At the opposite end of the spectrum, species extinctions are very difficult to attribute to climate change (Section 4.3.2.5), in part because other factors dominate recent extinctions. This does not mean that climate has not played an important contributing role; indeed it has been argued that the low level of confidence in attribution is due to the lack of studies looking for climate signals in extinctions (Cahill et al. 2013)

As you’d expect, the obvious suspects made the obvious hay over this. And the Light Side largely ignored it. But should we? As well as a chance to show “balance” this is also a chance to ride one of my once-favourite hobbyhorses, so I’ll take the chance. And the equine is: if you want to know if global warming is occurring, look at the temperature record over a climatologically meaning period. Or, something tied very strongly to it, like sea level or ocean heat content. Other stuff – weather extremes, and in particular extinctions, aren’t good markers because they’re inherently statistically less stable (and for extinctions in most places you have to worry about habitat loss as a cause, too; that’s usually anthro as well, of course, but its not GW). Promoting them to gee up the troops because they’re sexier and more exciting than just-a-few-degrees-warming isn’t a good idea. I really have said this kind of thing before; I’m not making it up. Mind you, it wasn’t popular with the folks then; I doubt it will be now.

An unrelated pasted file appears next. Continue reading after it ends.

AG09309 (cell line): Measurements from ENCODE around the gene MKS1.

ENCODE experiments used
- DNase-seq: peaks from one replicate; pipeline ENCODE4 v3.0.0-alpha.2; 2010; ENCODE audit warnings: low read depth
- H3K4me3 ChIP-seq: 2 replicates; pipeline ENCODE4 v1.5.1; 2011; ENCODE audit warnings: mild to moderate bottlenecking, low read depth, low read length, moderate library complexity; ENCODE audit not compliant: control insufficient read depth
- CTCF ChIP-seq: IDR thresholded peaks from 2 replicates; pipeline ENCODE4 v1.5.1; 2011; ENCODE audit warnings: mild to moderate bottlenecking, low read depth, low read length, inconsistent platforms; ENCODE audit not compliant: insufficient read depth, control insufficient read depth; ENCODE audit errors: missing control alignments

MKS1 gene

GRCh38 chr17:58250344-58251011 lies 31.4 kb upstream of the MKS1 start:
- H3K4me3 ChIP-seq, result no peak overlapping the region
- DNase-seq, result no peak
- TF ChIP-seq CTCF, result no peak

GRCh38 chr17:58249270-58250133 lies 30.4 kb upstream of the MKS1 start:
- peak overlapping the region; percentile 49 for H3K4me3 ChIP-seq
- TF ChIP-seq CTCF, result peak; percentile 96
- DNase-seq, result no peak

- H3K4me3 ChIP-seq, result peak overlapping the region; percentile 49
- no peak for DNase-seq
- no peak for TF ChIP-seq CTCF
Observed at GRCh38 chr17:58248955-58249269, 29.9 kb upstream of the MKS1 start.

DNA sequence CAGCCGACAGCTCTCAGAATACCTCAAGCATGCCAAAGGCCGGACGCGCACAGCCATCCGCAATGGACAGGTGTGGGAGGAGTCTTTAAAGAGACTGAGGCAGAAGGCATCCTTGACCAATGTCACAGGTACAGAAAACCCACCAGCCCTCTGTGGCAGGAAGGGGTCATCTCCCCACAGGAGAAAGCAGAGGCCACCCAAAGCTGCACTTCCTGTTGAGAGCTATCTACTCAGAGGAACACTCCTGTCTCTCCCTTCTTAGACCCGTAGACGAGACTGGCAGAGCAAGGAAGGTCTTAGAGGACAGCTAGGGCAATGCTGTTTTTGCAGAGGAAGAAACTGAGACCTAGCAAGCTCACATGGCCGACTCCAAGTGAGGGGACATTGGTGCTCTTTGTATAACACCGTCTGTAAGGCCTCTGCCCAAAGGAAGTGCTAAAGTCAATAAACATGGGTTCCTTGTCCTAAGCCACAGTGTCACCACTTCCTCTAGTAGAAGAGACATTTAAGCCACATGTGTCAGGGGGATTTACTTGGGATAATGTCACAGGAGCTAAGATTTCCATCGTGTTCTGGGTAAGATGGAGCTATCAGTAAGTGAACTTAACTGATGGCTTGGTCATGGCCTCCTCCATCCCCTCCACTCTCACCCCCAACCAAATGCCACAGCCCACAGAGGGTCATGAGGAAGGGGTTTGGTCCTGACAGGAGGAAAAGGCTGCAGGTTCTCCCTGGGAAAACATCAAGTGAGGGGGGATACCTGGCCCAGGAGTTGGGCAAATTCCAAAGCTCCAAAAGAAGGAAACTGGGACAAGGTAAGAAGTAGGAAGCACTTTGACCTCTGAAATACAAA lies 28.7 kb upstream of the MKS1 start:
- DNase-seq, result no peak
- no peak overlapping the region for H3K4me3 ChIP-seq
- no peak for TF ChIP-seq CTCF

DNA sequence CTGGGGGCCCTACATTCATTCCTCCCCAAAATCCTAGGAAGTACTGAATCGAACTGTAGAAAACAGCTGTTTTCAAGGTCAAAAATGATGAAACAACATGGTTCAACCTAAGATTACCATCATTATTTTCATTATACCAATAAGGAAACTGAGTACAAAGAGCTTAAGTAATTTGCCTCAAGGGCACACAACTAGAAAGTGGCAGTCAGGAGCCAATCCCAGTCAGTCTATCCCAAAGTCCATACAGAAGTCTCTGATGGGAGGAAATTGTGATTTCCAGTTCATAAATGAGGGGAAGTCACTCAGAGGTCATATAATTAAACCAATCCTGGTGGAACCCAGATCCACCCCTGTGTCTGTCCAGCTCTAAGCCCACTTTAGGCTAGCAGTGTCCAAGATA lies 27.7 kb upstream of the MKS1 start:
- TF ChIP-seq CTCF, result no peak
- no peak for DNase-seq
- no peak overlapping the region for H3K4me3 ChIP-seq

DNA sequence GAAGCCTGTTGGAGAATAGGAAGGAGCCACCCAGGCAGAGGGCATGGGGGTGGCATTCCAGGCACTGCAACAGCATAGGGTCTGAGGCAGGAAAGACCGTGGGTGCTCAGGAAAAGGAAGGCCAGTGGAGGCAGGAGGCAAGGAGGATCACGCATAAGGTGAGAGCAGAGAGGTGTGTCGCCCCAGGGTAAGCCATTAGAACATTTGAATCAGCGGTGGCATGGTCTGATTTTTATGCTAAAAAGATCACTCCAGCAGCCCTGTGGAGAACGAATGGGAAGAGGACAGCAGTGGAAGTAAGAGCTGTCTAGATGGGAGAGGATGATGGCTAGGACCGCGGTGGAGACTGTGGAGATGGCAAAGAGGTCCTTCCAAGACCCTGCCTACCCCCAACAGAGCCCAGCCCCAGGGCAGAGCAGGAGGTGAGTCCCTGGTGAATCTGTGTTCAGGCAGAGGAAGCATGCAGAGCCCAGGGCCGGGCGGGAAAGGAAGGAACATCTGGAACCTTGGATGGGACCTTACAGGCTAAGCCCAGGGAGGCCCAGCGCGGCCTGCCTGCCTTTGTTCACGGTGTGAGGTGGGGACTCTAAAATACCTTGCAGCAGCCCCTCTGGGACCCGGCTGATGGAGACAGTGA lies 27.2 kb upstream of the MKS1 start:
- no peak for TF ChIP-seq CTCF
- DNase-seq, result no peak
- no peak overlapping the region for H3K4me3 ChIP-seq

Continuing, it seems – in retrospect, though I defend myself from failing to think this at the time on the grounds that I paid no attention at the time – fairly obvious that trying to work out if this particular snail was extinct or not was pretty tricky, of itself. Because, as Clive Hambler says The vast majority of the habitat is virtually inaccessible and has never been visited. It is unwise to declare this species extinct after a gap in known records of ten years. We predict rediscovery when resources permit (warning! Link is to ideologically offensive site, “Forbes”). And just for good measure there’s the usual rather regrettable problem of a journal refusing to publish corrections.

This is a good place to link to Eli’s “words” on the views of government.

Refs

* Retraction Watch: At a snail’s pace: Species rediscovered, but paper on its disappearance remains.
* Strangest thing you can see in Ulm

12 thoughts on “Did I ever tell you how exciting snails are?”

  1. “for some reason the IPCC call it Cahill 2013, even though it looks to be 2012; odd”

    It looks to be a cite-checking mistake. When I was working in law I used to double check citations. Nothing infuriates the senior partners more than getting a cite wrong. It is easy to get the cites right, but just because is easy it does not mean you do it without due care.